When you upload an image to WP, it “crunches” it – creating up to 4 versions of the image at various sizes (thumbnail, medium, large and original) on the server. These are now the ONLY sizes available to you in your posts. In addition, with the exception of gallery-generated pages, references to these images inserted into posts are specific to the pixel size (150, 300, etc.) rather than the relative size (thumbnail, medium, large, etc). Yes, you can change the pixel sizes of the relative sizes – but once an image is uploaded, you’re stuck with the settings of the day.

This wouldn’t bother me so much if I didn’t know that there was an alternative. Why can’t WP resize images on-the-fly at the server?

Example:
William Bundled Up
This image is located at http://colincarmichael.ca/wp-content/uploads/2009/12/SDC11443-300×199.jpg. See those pixel references in there? This image physically exists on the server. Very limiting.

In contrast, look at these: (from a Drupal site I run, the tech isn’t Drupal-specific)

URL: http://www.presbyterian.ca/photoresize/4398/600

URL: http://www.presbyterian.ca/photoresize/4398/300

URL: http://www.presbyterian.ca/photoresize/4398/150

URL: http://www.presbyterian.ca/photoresize/4398/news

See those pixel references in the URLs? There are no images on the server in those specific sizes – the server resizes the original image on the fly as required. See that last one with a relative size of “news”? The server resizes that to a size specified in the settings, in this case 250px.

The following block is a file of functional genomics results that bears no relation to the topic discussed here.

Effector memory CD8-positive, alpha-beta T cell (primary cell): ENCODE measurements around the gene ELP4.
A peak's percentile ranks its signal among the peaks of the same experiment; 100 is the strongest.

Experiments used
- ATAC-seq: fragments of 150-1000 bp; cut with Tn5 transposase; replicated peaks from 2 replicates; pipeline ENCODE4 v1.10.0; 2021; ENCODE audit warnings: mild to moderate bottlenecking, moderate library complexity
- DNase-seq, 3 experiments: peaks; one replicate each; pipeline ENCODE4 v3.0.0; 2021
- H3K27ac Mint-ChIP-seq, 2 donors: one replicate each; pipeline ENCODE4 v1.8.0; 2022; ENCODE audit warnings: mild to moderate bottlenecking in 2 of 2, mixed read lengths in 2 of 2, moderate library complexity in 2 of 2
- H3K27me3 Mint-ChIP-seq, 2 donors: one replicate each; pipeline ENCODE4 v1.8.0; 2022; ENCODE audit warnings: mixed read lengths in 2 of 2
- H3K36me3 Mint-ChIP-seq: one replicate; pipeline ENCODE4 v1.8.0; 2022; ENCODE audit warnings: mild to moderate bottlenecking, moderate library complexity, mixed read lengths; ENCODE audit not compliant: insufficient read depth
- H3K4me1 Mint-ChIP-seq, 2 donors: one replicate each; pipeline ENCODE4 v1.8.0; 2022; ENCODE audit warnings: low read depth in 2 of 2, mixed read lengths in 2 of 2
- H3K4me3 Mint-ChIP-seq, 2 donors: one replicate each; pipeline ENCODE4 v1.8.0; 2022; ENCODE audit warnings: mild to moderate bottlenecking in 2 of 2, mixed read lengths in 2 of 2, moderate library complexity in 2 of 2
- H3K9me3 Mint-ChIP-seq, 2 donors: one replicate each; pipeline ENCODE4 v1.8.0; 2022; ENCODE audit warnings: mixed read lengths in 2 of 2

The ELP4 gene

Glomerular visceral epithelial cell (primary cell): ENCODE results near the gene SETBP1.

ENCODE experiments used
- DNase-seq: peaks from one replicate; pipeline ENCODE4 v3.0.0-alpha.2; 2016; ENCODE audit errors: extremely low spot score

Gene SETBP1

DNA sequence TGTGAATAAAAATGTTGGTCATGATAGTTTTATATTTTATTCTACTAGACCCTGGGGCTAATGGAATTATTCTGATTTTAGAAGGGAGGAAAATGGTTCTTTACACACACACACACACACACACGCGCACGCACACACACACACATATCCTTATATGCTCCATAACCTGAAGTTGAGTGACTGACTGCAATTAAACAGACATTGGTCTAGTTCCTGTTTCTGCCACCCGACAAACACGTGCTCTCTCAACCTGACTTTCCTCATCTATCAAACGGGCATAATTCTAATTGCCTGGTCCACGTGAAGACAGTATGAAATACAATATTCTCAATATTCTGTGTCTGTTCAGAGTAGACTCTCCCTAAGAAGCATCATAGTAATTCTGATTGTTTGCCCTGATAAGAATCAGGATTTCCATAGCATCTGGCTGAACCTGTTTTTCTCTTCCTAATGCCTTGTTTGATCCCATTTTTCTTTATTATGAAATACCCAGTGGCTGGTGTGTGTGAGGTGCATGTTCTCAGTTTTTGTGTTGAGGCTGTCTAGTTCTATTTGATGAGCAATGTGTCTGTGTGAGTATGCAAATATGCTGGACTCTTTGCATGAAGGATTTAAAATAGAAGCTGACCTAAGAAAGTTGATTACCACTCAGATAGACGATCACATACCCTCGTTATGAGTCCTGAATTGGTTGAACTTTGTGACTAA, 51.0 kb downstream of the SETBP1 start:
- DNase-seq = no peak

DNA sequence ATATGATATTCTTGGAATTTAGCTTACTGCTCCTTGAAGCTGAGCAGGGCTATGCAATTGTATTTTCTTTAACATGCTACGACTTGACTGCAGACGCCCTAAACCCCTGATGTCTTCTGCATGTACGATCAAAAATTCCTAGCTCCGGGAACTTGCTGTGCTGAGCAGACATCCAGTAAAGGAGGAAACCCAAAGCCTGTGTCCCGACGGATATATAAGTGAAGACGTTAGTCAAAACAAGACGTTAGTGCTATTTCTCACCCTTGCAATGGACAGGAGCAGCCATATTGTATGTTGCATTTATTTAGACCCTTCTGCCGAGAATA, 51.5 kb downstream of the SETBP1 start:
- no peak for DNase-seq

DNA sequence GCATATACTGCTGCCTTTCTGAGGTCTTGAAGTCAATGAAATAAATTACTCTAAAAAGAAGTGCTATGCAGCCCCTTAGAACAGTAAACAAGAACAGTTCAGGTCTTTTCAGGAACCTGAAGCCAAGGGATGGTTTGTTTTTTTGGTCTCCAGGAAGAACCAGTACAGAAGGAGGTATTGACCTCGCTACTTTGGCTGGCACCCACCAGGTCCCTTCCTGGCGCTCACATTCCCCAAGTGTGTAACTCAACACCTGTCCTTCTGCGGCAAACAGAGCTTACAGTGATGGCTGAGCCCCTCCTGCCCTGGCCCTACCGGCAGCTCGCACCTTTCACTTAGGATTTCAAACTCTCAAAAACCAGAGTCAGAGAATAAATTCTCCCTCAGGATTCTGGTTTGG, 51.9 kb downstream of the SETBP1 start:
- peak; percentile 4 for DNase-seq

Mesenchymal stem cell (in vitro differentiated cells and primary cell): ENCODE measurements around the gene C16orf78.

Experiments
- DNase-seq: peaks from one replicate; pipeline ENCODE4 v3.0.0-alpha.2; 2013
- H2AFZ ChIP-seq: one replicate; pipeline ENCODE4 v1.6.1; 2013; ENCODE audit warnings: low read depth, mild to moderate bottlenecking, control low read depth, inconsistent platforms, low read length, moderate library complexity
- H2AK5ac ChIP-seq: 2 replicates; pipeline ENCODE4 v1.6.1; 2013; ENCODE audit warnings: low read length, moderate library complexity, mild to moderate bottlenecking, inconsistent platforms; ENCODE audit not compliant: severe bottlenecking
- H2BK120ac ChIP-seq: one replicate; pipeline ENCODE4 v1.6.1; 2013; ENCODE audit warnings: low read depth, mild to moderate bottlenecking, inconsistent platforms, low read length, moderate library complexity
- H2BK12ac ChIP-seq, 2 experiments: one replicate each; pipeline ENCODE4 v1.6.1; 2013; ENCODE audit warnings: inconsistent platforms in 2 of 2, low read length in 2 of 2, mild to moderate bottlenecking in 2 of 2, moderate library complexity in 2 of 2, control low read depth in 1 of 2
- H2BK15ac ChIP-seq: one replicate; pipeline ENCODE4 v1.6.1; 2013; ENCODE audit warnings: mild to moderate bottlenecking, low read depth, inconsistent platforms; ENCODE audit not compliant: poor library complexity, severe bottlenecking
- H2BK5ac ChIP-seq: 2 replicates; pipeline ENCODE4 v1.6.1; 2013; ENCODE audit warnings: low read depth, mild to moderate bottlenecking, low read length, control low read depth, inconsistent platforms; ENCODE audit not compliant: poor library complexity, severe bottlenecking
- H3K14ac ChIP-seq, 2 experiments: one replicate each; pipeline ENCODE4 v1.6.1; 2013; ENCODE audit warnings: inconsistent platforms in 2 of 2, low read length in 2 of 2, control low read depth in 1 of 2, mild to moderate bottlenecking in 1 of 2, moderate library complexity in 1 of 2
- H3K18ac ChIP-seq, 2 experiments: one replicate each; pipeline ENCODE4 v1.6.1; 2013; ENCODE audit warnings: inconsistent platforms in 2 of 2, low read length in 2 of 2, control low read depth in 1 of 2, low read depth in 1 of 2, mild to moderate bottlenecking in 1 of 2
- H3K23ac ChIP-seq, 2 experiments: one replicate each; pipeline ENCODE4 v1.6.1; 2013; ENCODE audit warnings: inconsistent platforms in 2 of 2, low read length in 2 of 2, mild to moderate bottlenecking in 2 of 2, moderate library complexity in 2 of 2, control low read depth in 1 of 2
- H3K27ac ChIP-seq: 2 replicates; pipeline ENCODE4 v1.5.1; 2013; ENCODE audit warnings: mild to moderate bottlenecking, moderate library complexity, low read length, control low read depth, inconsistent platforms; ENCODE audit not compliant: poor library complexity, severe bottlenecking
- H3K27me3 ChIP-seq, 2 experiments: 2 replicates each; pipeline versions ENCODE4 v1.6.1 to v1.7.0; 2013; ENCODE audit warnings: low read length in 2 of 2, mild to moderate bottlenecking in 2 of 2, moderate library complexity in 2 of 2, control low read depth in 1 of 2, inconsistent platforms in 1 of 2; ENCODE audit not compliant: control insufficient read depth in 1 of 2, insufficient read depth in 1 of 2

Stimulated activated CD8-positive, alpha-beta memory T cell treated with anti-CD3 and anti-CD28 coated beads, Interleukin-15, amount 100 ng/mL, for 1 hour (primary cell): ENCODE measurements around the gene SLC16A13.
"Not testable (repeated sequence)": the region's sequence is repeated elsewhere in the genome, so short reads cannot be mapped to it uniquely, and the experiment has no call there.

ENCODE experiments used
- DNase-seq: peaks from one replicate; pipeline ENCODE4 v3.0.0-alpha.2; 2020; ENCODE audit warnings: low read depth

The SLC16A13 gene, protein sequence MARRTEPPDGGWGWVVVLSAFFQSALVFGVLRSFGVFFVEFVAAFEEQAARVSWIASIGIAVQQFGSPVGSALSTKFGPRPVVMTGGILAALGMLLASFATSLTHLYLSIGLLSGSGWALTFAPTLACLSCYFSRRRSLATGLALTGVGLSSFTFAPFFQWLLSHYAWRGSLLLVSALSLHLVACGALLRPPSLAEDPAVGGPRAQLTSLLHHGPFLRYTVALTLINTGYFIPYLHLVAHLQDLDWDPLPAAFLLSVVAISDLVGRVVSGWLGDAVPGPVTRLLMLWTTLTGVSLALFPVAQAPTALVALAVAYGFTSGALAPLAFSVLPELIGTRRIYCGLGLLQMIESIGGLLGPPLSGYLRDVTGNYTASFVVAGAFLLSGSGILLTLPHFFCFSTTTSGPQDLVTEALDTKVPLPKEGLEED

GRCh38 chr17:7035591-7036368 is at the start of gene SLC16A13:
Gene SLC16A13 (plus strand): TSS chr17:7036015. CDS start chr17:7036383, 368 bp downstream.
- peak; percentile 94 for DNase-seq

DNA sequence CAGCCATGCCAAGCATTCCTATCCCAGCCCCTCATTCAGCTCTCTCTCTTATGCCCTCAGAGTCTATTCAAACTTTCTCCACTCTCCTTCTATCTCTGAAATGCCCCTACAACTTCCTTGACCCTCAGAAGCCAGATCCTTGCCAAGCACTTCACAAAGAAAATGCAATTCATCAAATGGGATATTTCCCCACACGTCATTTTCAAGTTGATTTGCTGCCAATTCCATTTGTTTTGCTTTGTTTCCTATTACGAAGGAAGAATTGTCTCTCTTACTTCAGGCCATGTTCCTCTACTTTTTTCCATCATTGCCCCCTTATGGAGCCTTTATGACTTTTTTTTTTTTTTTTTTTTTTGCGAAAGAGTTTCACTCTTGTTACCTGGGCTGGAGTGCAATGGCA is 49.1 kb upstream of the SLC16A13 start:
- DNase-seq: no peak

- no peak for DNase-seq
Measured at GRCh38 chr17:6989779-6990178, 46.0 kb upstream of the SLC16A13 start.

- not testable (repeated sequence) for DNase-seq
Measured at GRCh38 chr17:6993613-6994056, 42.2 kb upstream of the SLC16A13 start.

There’s no reason that WordPress’ image handling could work the same way. You’d only need to store the original of the image on the server, and you could insert images of any size in your posts. Additionally, if you had “virtual” sizes defined such as full=600px, half=300px, thumb=150, etc, you could have images that would resize gracefully if your theme changes and you now need full to be 400px and half to be 200px.

So, Automattic, how ’bout it? Now that you’ve given us image-editing tools in 2.9, can you address the broken image-handling problem?

Christmas Tree Hunting

Sunday, December 20th, 2009

There’s nothing like the smell of a real Christmas tree in the house. In years where we’re away from home during Christmas we make do with our artificial tree but every third year we’re home for the entire holidays. In those years we go tree hunting: